It’s fair to say that COVID-19 has disrupted every aspect of our lives and that businesses have faced unforeseen challenges in trying to muddle through a difficult, disruptive, and painful period in our history. But both life and business continue on, and as we head into a new year, it’s important that we review our existing contracts to see what works for us and what needs to change.
With that in mind, when doing your annual review of existing contracts, it’s crucial that for 2021 you take a particularly hard look at your agreements to see which ones might need an update or adjustment for 2021, still likely to be different from the year we entered almost 12 months ago.
While some businesses have managed to keep their literal doors open, perhaps out of necessity given the nature of the company and the work, others have abandoned their offices entirely for the safety of remote work and virtual meetings. These companies are spending thousands of dollars on commercial leases for space that has gone unused and may continue to stay empty for months.
If you’re seeking an out from your current lease, look at the contract’s force majeure clause to see if the conditions brought on by COVID-19 meet the standard that would allow for the termination of the contract. The contract may also provide for early termination on other grounds or abatement of rent in the event that your ability to use the premises is adversely affected. This is an area where a business lawyer can help you navigate the agreement’s terms.
Businesses everywhere are up against a struggling economy, and even those that have remained relatively unaffected are still linked with many companies feeling that struggle. When reviewing existing sales contracts, it’s worth considering the value of those customer relationships; short-term sacrifices may be worth long-term partnerships.
Your sales contracts may provide termination clauses that allow one or both sides to end the deal, including force majeure provisions. And while it may be expedient for one or both parties to try and escape the agreement entirely, it may be productive to renegotiate terms to match the current circumstances and financial strain.
It may be the case that your vendor contracts for goods and supplies is proving to be a millstone around your neck, given reduced output and supply chain shortages. The first step to avoiding disaster is taking action before any breach of contract; hopefully, vendors and customers alike will prove flexible in renegotiating contracts with an eye towards new realities.
Early termination clauses may prove useful, provided you’re able to meet the conditions required. You should also be aware of severability clauses; just because a vendor offers a break on one part of the deal doesn’t mean the other parts of the contract aren’t still in effect. In short, do everything you can to adhere to the letter of the contract until such time as it is ended or renegotiated, and always seek professional help.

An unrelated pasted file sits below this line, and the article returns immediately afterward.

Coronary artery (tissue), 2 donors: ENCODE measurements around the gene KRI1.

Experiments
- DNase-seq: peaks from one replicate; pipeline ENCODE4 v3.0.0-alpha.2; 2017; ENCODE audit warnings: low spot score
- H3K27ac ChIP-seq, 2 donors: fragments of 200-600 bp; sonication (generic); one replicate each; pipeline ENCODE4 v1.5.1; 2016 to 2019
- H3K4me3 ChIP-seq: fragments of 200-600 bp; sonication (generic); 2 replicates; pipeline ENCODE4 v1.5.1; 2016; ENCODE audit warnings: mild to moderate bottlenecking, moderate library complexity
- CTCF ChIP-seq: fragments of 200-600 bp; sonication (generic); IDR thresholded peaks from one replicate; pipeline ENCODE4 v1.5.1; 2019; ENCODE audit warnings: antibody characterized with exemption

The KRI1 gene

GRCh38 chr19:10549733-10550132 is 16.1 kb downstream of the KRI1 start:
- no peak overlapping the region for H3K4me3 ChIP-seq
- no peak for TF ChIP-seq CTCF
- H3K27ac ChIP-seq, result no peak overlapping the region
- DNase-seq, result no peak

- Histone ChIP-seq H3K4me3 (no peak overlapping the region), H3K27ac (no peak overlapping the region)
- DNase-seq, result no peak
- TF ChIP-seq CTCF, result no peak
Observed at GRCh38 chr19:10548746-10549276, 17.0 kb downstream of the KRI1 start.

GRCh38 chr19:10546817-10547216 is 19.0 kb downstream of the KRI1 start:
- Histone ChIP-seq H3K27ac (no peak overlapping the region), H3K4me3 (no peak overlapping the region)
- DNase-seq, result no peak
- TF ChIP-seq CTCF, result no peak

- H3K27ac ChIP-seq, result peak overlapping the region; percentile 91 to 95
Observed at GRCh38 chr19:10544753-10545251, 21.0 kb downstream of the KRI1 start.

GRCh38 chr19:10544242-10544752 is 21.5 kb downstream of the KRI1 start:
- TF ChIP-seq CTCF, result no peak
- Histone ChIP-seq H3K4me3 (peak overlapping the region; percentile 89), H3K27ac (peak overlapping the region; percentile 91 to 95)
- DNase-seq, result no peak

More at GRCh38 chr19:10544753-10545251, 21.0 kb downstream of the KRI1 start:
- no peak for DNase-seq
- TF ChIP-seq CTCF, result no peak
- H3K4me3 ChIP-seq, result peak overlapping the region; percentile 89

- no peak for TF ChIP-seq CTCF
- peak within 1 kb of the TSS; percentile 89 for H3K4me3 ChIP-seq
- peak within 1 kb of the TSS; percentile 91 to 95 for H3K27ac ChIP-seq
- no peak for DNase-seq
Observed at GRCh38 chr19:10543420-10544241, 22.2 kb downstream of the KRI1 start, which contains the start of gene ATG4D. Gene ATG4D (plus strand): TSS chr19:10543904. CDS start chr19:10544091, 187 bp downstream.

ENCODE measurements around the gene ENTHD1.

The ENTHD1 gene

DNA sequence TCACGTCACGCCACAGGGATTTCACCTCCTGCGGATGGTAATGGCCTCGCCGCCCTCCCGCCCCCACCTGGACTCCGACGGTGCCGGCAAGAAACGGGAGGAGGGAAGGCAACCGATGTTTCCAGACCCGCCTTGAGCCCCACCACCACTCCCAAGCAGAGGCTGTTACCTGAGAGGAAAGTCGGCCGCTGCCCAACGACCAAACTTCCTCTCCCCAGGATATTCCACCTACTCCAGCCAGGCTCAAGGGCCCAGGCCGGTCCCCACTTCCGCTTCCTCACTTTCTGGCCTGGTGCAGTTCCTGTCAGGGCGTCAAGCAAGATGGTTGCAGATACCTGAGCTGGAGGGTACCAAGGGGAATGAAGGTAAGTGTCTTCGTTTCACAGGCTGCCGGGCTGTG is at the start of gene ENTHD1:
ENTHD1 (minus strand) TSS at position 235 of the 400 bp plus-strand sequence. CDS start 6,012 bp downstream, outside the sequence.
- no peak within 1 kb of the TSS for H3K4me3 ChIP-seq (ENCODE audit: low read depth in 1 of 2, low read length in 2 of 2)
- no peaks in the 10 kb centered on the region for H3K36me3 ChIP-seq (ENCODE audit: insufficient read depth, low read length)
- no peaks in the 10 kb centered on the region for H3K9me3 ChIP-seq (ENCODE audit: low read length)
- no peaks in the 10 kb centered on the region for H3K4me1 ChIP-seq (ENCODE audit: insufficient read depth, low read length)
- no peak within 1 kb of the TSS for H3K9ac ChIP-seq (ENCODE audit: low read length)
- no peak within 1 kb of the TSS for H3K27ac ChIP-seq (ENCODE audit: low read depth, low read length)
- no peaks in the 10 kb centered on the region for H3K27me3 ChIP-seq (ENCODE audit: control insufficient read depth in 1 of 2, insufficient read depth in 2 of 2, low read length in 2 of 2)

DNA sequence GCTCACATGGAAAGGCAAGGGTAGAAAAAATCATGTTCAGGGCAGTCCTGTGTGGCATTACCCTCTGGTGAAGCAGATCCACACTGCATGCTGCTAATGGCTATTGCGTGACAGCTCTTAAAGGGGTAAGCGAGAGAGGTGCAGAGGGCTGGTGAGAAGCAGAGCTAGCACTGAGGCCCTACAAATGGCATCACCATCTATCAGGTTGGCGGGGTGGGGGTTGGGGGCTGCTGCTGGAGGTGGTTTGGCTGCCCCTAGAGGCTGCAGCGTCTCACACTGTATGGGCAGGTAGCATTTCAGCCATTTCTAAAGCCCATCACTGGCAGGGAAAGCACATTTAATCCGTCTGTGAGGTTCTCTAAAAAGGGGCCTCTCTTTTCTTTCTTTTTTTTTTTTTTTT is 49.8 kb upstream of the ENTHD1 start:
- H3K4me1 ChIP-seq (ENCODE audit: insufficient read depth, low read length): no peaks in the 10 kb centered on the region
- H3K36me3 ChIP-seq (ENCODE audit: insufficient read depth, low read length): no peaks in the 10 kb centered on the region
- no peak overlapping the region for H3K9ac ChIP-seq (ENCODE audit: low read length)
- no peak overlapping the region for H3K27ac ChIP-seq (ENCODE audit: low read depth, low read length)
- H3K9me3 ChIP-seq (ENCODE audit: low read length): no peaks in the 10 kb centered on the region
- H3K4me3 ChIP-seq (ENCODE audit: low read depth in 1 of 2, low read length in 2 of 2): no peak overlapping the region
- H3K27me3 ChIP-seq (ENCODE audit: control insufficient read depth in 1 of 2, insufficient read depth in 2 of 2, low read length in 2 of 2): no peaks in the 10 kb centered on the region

Your guidelines and contracts for employees may have to change with the shifting circumstances brought on by COVID-19. Remember that employment law varies state by state.
Your employment agreements should stipulate both the work required, locations, and the salary promised to employees, so if you’re making significant alterations, you’ll have to first have employees agree and sign a new agreement. These agreements also detail the conditions under which an employee can be terminated, so if you’re forced to lay off or furlough employees, make sure you’re in compliance with contract terms for employees and also consultants.
Given the changes required in workplace safety or the implementation of remote work, consider updating your employee handbook to cover all of the new policies you’re putting in place to keep employees safe and productive.
Like your office space, your leased equipment may be sitting idle (or near to it) due to remote work or a dearth of business, and you may be looking to scale back to deal with lessened revenue. Like other contracts, equipment leases may include provisions that either allow for the assignment of the lease to another party should you be able to find an interested buyer in your industry or for termination because of an inability to perform or deliver.
Therefore, you should be aware, both upon review and during signing, of “hell or high water” clauses in equipment lease contracts that require you to meet all of the obligations of the contract, irrespective of circumstances. Leases may also include termination values, which sets a scheduled amount due for the equipment in the event of default. With any luck, you’ve prepared for any eventuality in negotiating a lease, but if not, be sure to review your options and see if there is any flexibility to renegotiate.
Parsing contracts can be difficult without a legal background, which is why it’s crucial that you get the help you need for a regular annual review of agreements. As a LegalShield Small Business Legal member, you can work with a provider law firm for legal review for a monthly quota of documents. Learn more about LegalShield’s membership plans and how you can get the legal help you need.